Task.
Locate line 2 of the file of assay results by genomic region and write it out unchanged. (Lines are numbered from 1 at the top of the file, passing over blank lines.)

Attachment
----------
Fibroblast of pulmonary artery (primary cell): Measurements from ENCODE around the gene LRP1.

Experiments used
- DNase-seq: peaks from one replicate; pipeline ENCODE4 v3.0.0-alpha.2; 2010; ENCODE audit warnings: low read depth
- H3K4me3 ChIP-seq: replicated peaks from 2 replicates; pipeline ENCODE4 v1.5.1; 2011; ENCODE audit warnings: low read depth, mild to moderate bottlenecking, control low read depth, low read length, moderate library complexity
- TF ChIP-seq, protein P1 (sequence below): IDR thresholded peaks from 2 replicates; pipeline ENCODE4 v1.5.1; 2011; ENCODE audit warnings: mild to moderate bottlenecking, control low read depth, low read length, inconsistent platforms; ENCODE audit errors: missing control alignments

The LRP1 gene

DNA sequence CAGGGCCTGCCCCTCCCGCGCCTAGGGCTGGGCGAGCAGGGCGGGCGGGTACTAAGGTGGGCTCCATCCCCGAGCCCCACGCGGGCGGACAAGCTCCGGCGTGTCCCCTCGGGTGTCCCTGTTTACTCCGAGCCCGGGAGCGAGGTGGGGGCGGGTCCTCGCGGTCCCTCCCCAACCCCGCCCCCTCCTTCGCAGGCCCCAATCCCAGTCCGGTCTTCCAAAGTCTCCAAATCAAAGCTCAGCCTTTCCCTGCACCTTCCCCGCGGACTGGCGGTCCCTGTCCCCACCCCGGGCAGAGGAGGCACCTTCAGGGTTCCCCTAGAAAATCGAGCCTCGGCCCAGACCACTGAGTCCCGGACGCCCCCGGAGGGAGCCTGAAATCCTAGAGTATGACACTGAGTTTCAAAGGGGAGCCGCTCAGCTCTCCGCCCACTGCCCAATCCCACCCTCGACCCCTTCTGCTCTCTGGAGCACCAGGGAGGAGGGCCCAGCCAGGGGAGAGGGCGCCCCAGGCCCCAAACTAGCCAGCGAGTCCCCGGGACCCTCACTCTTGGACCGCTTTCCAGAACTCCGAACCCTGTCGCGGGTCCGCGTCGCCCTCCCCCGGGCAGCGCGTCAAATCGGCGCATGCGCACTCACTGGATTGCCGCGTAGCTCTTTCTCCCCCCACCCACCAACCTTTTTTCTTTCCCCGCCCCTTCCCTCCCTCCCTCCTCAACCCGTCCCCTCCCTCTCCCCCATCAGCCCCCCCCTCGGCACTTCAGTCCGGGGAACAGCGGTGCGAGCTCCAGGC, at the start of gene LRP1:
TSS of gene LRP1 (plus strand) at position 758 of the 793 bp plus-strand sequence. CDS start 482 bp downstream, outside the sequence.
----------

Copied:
Experiments used